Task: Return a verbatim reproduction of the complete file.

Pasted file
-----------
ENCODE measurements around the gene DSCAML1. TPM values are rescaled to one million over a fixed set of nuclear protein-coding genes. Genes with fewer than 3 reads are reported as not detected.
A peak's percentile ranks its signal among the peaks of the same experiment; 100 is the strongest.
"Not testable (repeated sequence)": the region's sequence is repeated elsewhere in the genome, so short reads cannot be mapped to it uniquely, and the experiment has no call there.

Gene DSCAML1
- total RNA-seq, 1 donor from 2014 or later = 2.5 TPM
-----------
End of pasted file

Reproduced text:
ENCODE measurements around the gene DSCAML1. TPM values are rescaled to one million over a fixed set of nuclear protein-coding genes. Genes with fewer than 3 reads are reported as not detected.
A peak's percentile ranks its signal among the peaks of the same experiment; 100 is the strongest.
"Not testable (repeated sequence)": the region's sequence is repeated elsewhere in the genome, so short reads cannot be mapped to it uniquely, and the experiment has no call there.

Gene DSCAML1
- total RNA-seq, 1 donor from 2014 or later = 2.5 TPM